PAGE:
“It is always the great buildings and the tall tress which are struck by lightning.” – Herodotus The Histories

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Tablet Price Shall Triumph

When you buy a premium product, what matters?

Quality and workmanship.

When you buy a mediocre product, what matters?

Price, Price, Price!!!


Consumers want the most they can get for their money. This previous statement will always hold true. Basic economics tells us that each consumer will wish to get the most utility that their buying power allows. When it comes to the lower end of consumer electronics, price trumps capabilities time and time again. Amazon has not sold countless Kindles because they are “the best,” rather because they are the best for their price point. Many parallels can be drawn to different examples, different merchandise  and different consumer fads. At the end of the day we do know that the consumer buying the low-end tablet remains financially strapped, so price takes precedence over all other measures of quality.

Did you know the iPhone subsidiary usually runs about $400?

You are likely decent at math, this means that the “cheap” iPhone cost under $200.

Apple has successfully owned the smart phone market since its inception. Anyone remotely educated can infer that this has much to do with price. The $200 price target remains an important aspect when it comes to the consumer electronics. Why do you think that both Google and Amazon have prices at or around this price point for their tablets? Now your telling me that Apple wishes to take the lower end tablet market by storm and they are not concerned with price? Does anyone else see the fallacy in their methodology? When it comes to lower end consumers, price remains one of the most important aspects. We are not talking about high-end consumer electronics where the customer doesn’t care if the price is $500 or $1000. We are talking about Christmas shoppers on a budget, pinching pennies.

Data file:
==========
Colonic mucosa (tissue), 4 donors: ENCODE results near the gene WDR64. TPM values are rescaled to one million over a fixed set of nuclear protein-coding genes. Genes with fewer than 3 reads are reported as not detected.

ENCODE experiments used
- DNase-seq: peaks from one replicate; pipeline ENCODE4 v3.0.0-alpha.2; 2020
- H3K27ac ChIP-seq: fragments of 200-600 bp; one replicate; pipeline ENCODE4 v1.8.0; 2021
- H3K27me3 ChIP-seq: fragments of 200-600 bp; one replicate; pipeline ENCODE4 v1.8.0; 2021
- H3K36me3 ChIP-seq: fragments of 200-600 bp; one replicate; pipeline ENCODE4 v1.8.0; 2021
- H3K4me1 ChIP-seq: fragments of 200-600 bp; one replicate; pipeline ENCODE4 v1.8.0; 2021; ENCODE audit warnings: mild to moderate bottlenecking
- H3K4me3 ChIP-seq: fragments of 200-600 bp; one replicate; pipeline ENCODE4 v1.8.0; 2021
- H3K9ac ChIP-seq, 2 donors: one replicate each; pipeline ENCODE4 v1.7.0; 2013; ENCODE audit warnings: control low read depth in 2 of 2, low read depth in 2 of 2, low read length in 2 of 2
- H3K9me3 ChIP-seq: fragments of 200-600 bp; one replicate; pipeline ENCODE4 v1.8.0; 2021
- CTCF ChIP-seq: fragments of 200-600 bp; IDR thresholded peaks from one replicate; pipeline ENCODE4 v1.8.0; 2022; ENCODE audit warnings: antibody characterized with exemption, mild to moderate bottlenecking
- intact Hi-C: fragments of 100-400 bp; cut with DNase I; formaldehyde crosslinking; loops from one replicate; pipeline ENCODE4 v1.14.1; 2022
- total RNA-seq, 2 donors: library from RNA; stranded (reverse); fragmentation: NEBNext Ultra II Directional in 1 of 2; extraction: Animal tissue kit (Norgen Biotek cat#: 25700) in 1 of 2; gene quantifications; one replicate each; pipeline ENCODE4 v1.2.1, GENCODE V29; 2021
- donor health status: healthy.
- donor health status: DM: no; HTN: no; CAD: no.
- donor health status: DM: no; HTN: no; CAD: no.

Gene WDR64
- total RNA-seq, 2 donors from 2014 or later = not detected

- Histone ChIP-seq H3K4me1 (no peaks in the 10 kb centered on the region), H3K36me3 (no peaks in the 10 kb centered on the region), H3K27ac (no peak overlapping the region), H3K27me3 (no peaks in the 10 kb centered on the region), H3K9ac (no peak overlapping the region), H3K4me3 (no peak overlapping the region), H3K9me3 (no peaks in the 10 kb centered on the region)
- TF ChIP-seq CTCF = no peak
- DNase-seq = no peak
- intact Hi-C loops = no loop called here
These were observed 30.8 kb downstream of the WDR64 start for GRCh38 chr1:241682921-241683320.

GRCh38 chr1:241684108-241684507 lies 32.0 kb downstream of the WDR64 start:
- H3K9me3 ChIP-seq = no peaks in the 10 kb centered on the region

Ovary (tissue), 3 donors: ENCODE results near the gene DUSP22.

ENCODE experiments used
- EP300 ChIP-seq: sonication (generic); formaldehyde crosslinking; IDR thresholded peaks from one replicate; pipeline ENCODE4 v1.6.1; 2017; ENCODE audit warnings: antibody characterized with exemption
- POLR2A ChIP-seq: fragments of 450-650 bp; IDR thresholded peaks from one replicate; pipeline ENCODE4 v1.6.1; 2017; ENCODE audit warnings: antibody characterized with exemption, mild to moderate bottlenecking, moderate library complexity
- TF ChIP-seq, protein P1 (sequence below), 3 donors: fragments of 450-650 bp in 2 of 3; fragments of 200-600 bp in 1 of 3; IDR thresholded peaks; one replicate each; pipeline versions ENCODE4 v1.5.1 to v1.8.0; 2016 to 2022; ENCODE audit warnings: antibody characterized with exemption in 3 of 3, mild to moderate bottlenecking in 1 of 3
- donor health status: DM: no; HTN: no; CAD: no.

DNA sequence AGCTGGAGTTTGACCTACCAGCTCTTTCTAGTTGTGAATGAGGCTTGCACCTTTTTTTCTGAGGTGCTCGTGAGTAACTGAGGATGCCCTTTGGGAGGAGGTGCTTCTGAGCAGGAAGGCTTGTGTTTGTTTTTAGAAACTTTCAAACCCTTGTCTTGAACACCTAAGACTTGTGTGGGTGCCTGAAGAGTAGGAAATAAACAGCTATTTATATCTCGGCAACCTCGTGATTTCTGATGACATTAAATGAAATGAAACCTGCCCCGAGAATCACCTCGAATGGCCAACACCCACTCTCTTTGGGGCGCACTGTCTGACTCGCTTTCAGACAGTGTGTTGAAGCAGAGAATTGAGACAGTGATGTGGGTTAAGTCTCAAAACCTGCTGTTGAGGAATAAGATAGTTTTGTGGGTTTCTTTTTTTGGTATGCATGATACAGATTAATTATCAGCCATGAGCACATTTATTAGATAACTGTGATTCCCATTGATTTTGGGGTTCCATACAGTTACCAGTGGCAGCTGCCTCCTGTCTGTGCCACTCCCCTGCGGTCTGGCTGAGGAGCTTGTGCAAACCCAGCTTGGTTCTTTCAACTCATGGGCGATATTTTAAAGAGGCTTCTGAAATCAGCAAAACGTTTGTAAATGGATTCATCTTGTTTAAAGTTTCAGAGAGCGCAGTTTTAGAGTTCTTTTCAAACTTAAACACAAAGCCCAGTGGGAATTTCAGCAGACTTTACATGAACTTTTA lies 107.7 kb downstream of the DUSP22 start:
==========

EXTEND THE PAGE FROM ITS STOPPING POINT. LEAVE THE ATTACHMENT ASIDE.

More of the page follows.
What Apple has failed to realize and both Amazon and Google have figured out. These new age tech giants have come to realize that a small-sized tablet serves as a compliment to a PC, rather than a replacement. Consumers will not think twice about shoveling out hundreds of dollars when they no longer have to buy the dinosaur of a PC. When they are merely buying a device that serves to assist them in their computing needs (in addition to a PC), spending more than $200 seems like a stretch. Apple seems to be more concerned with ensuring they get their “Apple Premium” than making sure they capture the lower end of the tablet market. This could in turn cost Apple much more than they think in the coming months and years. As Apple has been synonymous with quality products, putting out a mediocre product at a steep price doesn’t bode well for their brand.

Price remains everything. I’m worried about the iPad mini being priced 30 dollars to high. Both the Nexus and Kindle Fire are decent to quality products. Though the tech heads hate on one or the other for various reasons, at the end of the day tech gurus do not drive sales. The mass consumers drive sales and at the $200 price range these consumer are very price conscious. In the coming months we will sit with bated breath, wondering if consumers are willing to pay that extra $129 for the Apple premium. In my opinion price remains the deciding factor for the low-end tablet consumer and the real fight will be between Google and Amazon.

And they say I’m A Fool… Sure.